Add that to a sad, droopy face, with an egg crate grille and protruding front bumper. Then there’s the horribly tacky (and very cheap, as we all soon found out) lower body trim. I was surprised to find it all intact on the one I photographed.
However, you can see how damaging a minor scuff could be to it. The majority of Ninety-Eights saw their trim pieces peel off in a matter of years. Now here I really could go on, but I think I’ve made my point clear: This was one stylistically challenged car.
Especially so when you compare it to the redesign of its platform mate, the Buick Park Avenue. How could the redesigns of two heavily related cars, once 99% identical in appearance, go so differently?
I came across some early design sketches of the ’91 Ninety-Eight that reveal a stronger resemblance to the Park Avenue.
Here is a prototype with a more Park Avenue-esque roofline, shorter overhangs, and open rear wheel wells.
And here’s a more slab-sided model that bears a strong similarity to the production model. The Cutlass Supreme-inspired front- and rear-fascias, simpler lower trim, and squared-off appearance do it wonders. It’s a shame this much more stately, almost Town Car-esque Ninety-Eight didn’t make it into production. More images can be found (here), as well as many design sketches for the 1985 Ninety-Eight.
Things were marginally better on the inside, which actually greeted occupants with a fairly attractive design, considering they even wanted to open the door to step in. The dash and door panels capitalized on the in-vogue “cockpit” look, despite the expected 55/45 divided bench seat and column shifter being standard in Regency and Regency Elite models. The limited-production Touring Sedan gained special Lear-designed bucket seats with many power adjustments, as well as real polished burl walnut trim and a console with floor shifter.
One only has to wonder what would’ve happened if the Aurora could’ve made it to the market a few years earlier. It certainly would’ve made a better 1991 Ninety-Eight in every aspect. Cutting-edge styling, luxuriously appointed interior, and return to V8 power. Or just badging it as the 1991 Aurora, and dropping the Ninety-Eight altogether could have made even more sense. That was part of Oldsmobile’s struggle. Trying to modernize its image without alienating its traditional clientele — neither of which it was able to successfully pull off.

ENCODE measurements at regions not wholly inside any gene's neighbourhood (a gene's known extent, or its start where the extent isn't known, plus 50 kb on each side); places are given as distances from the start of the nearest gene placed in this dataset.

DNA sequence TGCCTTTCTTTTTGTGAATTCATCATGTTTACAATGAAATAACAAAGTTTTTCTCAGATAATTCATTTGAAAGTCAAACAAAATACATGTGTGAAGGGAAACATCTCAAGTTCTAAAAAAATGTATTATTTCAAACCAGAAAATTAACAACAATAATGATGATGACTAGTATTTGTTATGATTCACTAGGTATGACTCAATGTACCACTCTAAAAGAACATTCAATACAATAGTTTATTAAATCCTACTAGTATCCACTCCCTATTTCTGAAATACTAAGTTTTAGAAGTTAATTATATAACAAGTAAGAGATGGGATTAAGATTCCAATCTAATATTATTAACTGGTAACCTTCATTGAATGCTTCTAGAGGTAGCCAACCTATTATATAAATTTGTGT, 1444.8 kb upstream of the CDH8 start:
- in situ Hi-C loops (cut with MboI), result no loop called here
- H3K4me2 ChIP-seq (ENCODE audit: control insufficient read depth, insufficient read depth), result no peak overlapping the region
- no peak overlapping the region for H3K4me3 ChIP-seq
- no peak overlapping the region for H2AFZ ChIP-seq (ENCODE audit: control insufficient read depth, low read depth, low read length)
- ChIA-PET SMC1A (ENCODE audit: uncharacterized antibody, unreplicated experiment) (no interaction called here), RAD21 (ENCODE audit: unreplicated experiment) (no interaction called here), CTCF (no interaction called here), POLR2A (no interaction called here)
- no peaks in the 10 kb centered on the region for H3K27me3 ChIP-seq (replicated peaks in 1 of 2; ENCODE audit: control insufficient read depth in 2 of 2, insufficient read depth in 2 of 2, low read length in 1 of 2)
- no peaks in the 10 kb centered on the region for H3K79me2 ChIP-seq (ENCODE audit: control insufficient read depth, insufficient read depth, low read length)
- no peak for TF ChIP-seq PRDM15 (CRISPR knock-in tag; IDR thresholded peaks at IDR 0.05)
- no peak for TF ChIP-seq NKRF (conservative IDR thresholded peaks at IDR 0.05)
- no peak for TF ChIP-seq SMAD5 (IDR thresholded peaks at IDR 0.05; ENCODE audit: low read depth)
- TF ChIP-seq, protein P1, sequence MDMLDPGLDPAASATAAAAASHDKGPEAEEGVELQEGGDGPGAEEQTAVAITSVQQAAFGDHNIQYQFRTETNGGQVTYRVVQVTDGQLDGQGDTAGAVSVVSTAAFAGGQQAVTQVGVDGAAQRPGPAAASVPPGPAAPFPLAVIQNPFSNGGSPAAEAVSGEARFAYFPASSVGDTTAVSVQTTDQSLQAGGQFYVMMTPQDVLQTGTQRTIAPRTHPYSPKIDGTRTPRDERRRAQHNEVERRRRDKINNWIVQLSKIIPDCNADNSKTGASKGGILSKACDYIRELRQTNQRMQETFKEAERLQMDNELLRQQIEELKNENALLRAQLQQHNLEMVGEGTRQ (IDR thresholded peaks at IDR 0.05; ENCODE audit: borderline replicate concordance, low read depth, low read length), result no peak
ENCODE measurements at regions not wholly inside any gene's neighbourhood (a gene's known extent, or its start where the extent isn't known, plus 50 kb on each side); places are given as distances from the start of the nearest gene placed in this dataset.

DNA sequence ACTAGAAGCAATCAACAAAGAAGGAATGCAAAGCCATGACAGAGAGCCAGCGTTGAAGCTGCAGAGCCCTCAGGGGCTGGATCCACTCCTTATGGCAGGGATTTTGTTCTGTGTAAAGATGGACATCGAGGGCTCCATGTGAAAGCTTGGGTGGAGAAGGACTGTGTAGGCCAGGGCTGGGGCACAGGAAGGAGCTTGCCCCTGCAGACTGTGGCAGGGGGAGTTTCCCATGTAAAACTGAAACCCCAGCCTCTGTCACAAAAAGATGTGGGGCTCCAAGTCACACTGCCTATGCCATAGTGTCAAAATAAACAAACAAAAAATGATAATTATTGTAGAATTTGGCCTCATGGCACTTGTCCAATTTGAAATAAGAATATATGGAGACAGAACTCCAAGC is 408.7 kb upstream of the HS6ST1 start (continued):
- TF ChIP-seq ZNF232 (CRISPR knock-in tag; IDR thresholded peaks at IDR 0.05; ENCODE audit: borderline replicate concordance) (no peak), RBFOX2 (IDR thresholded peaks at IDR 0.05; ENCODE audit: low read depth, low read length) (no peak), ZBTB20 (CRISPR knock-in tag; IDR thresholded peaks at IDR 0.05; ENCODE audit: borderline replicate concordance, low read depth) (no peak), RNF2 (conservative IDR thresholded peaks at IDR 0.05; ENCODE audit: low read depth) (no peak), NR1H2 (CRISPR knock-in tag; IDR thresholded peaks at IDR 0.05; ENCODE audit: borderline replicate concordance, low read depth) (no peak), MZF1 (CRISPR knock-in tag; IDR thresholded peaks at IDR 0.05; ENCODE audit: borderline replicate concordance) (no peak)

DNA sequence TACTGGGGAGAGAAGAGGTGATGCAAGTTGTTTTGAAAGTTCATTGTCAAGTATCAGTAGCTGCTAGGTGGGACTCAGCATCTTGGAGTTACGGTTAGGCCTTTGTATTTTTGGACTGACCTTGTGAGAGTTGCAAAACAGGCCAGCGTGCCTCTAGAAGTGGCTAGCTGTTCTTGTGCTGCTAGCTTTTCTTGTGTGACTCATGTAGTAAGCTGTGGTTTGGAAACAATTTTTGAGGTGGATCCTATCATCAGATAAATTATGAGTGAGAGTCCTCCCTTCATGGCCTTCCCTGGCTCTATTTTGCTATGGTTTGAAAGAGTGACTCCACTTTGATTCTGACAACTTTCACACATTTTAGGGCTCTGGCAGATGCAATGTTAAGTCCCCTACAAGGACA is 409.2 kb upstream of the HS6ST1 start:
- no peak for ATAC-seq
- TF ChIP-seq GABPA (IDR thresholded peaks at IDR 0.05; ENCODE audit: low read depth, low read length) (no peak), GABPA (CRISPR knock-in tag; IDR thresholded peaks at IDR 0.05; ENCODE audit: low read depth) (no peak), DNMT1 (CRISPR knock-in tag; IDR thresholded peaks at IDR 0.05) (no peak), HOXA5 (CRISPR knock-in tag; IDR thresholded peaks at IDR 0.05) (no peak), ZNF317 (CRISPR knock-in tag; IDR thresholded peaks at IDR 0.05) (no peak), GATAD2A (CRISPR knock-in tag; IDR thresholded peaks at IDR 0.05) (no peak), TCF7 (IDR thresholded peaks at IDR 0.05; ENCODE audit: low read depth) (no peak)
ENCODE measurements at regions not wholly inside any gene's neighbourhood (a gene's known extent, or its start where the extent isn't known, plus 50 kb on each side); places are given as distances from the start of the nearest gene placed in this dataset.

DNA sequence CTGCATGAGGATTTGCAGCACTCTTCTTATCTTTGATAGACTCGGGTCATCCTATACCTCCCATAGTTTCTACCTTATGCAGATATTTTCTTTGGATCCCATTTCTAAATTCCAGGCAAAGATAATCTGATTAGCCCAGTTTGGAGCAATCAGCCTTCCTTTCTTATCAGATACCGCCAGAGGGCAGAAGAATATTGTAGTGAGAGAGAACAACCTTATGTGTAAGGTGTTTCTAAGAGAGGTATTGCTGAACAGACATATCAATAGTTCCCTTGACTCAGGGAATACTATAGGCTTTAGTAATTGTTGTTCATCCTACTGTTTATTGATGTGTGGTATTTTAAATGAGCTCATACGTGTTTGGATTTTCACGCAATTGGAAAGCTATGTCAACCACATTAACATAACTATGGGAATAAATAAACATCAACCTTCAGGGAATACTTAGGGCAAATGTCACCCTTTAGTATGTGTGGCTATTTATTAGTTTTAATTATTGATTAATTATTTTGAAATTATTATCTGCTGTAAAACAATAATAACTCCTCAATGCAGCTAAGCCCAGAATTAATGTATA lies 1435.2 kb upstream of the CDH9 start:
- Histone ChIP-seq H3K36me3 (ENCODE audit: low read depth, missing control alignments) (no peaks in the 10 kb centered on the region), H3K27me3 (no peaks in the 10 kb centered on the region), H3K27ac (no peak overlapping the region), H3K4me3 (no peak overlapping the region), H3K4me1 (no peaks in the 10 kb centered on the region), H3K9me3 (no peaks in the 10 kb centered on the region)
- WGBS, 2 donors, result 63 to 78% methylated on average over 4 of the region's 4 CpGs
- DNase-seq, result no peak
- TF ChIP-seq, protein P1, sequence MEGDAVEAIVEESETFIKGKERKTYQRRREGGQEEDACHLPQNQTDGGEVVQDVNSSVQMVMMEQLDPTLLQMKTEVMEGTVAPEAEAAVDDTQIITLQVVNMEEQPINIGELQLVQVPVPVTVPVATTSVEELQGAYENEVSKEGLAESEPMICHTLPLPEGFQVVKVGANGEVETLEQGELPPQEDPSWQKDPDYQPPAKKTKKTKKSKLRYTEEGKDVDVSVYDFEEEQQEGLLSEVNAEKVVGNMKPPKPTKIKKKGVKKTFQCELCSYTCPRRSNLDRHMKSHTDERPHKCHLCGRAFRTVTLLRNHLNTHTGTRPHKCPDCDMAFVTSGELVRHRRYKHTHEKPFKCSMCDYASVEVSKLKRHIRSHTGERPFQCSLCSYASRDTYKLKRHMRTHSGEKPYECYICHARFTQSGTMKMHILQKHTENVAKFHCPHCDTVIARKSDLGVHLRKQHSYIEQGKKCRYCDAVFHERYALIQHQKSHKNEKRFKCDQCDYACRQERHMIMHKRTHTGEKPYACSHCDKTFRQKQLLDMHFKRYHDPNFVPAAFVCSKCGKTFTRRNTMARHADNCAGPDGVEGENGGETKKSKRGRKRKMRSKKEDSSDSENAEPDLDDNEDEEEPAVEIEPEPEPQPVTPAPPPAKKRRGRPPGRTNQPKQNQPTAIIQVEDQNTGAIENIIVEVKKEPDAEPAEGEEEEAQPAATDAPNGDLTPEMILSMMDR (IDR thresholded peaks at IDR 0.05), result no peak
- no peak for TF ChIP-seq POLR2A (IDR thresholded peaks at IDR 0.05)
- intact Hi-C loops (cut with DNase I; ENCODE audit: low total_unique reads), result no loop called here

Fantasizing aside, the fact is that this was the production Oldsmobile Ninety-Eight. As you can guess, it didn’t draw in many buyers. In fact, sales for ’91 models actually decreased over the outgoing ’90 models, whose design was 6 years old. As a young child when they were new, I never saw many of these cars. From a pathetic 54,000 units in 1991, sales steadily fell to a measly 15,000 by 1996, the Ninety-Eight’s last year on the market.
My own personal account to add, is that my grandfather owned a 1992 Medium Slate Gray Metallic over Garnet Red velour Ninety-Eight Regency (pictured above in the driveway of their Cape house, Falmouth, MA), and it was a car I spent a lot of time in the first four years of my life. In fact, it was the first car I ever rode in as a living human being, on my way home from the hospital as a newborn.
I actually never really cared for the car in particular as a child, as the all-burgundy interior wasn’t so easy on the eyes, and combined with the minimally opening rear windows and the fact that my grandmother always over-bundled me up in layers, made for an uncomfortably hot riding experience. Nevertheless, it is a car I very much associate with both my grandparents, and my happy young childhood in general. For those reasons, this car will always hold a special place in my heart, despite its many shortcomings and its ramifications for the Oldsmobile brand.